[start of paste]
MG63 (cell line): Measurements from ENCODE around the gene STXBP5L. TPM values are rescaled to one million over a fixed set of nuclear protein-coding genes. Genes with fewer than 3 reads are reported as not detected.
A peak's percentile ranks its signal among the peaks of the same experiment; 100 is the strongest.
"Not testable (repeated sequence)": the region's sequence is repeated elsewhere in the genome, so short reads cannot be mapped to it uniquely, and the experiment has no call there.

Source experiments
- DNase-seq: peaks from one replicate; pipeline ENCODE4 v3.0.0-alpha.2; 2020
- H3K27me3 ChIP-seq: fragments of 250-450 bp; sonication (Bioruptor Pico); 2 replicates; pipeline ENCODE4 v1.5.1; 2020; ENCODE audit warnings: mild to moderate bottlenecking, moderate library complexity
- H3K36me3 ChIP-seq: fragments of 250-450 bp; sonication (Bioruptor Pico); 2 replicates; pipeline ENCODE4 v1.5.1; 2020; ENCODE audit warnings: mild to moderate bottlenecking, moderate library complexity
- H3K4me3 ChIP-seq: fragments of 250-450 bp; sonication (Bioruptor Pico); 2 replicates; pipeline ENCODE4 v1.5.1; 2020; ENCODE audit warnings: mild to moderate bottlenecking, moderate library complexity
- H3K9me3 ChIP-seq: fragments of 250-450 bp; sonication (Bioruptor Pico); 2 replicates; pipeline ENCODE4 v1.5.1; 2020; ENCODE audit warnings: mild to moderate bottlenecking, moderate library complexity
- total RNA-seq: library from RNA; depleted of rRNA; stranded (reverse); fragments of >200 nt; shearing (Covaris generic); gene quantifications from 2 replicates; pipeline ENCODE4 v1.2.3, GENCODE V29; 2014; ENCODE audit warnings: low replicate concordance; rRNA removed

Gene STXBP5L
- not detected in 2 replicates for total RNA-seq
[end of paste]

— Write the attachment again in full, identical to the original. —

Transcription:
MG63 (cell line): Measurements from ENCODE around the gene STXBP5L. TPM values are rescaled to one million over a fixed set of nuclear protein-coding genes. Genes with fewer than 3 reads are reported as not detected.
A peak's percentile ranks its signal among the peaks of the same experiment; 100 is the strongest.
"Not testable (repeated sequence)": the region's sequence is repeated elsewhere in the genome, so short reads cannot be mapped to it uniquely, and the experiment has no call there.

Source experiments
- DNase-seq: peaks from one replicate; pipeline ENCODE4 v3.0.0-alpha.2; 2020
- H3K27me3 ChIP-seq: fragments of 250-450 bp; sonication (Bioruptor Pico); 2 replicates; pipeline ENCODE4 v1.5.1; 2020; ENCODE audit warnings: mild to moderate bottlenecking, moderate library complexity
- H3K36me3 ChIP-seq: fragments of 250-450 bp; sonication (Bioruptor Pico); 2 replicates; pipeline ENCODE4 v1.5.1; 2020; ENCODE audit warnings: mild to moderate bottlenecking, moderate library complexity
- H3K4me3 ChIP-seq: fragments of 250-450 bp; sonication (Bioruptor Pico); 2 replicates; pipeline ENCODE4 v1.5.1; 2020; ENCODE audit warnings: mild to moderate bottlenecking, moderate library complexity
- H3K9me3 ChIP-seq: fragments of 250-450 bp; sonication (Bioruptor Pico); 2 replicates; pipeline ENCODE4 v1.5.1; 2020; ENCODE audit warnings: mild to moderate bottlenecking, moderate library complexity
- total RNA-seq: library from RNA; depleted of rRNA; stranded (reverse); fragments of >200 nt; shearing (Covaris generic); gene quantifications from 2 replicates; pipeline ENCODE4 v1.2.3, GENCODE V29; 2014; ENCODE audit warnings: low replicate concordance; rRNA removed

Gene STXBP5L
- not detected in 2 replicates for total RNA-seq